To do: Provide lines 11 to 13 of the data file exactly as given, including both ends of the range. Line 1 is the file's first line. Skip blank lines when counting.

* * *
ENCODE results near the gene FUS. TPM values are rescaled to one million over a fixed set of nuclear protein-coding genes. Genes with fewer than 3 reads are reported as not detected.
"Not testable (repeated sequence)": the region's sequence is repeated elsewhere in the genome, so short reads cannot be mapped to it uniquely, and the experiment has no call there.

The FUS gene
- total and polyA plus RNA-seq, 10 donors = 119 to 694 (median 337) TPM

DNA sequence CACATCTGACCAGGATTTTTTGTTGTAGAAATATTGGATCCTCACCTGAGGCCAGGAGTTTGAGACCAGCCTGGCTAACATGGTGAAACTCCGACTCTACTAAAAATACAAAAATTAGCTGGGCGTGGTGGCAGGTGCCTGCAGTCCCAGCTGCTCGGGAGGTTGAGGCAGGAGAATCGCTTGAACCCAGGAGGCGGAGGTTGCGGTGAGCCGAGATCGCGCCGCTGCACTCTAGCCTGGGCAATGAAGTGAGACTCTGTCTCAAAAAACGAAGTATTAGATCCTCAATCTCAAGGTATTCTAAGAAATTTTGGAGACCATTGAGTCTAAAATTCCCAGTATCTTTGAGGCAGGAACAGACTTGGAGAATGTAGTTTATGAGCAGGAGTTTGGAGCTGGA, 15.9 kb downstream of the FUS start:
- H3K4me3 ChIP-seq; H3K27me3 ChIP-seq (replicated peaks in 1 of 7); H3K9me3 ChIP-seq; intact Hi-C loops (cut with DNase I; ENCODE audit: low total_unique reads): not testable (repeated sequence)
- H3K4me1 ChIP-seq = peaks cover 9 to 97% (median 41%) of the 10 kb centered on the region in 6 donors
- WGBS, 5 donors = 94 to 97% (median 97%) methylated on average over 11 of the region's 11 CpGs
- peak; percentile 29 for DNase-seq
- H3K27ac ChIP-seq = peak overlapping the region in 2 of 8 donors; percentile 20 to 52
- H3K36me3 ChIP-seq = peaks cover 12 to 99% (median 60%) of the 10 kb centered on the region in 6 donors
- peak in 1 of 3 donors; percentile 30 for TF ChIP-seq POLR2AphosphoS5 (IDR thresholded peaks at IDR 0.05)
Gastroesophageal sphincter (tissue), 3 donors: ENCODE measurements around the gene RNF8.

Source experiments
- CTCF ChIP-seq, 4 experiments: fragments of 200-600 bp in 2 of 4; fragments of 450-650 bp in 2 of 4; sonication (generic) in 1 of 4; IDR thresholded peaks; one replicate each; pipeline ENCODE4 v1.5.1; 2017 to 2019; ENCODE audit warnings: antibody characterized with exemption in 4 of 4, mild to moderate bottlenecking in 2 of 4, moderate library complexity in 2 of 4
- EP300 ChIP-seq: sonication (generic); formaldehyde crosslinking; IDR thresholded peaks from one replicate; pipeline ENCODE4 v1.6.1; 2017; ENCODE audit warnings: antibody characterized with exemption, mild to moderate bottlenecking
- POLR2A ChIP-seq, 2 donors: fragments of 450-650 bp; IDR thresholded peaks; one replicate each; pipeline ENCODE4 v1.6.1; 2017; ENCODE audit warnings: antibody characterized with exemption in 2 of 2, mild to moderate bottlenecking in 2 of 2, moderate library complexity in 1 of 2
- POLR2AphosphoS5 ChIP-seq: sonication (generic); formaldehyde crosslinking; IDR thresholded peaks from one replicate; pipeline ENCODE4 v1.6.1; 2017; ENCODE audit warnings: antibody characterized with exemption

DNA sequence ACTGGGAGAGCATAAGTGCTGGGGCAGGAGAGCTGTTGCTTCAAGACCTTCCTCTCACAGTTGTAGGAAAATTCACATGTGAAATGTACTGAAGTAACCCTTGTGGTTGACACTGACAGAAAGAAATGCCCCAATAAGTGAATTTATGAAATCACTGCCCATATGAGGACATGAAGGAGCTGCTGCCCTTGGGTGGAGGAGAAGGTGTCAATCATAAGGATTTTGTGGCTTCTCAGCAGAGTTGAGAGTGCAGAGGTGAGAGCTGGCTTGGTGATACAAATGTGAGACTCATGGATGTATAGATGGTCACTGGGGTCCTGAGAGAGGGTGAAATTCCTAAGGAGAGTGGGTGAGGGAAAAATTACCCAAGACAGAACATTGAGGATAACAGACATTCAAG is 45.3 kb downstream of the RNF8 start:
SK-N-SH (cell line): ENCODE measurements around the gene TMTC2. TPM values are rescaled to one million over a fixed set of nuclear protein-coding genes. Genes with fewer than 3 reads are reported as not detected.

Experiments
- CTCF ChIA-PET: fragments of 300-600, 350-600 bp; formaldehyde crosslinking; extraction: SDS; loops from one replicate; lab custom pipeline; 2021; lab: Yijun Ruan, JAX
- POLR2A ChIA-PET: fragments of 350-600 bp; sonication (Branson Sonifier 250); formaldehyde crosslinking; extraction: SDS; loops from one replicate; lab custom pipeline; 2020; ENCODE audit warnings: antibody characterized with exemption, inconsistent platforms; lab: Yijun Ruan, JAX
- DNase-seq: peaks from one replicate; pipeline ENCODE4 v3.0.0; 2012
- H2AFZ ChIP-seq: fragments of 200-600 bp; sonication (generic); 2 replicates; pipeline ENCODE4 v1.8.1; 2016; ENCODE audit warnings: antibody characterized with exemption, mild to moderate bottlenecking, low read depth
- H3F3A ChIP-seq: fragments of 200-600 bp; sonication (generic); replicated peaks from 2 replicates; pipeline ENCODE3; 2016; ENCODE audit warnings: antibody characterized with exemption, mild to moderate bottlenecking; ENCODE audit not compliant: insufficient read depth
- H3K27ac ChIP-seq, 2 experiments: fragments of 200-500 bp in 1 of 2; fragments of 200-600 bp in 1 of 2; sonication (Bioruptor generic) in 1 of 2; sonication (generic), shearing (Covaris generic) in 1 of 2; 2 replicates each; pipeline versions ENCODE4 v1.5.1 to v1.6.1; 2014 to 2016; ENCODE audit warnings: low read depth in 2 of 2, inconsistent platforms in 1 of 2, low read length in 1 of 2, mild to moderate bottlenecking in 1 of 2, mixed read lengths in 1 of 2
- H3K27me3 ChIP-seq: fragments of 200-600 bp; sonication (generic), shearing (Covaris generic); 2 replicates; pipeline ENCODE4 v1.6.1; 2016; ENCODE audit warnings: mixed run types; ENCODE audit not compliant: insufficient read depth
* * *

- H3K36me3 ChIP-seq = peaks cover 12 to 99% (median 60%) of the 10 kb centered on the region in 6 donors
- peak in 1 of 3 donors; percentile 30 for TF ChIP-seq POLR2AphosphoS5 (IDR thresholded peaks at IDR 0.05)
Gastroesophageal sphincter (tissue), 3 donors: ENCODE measurements around the gene RNF8.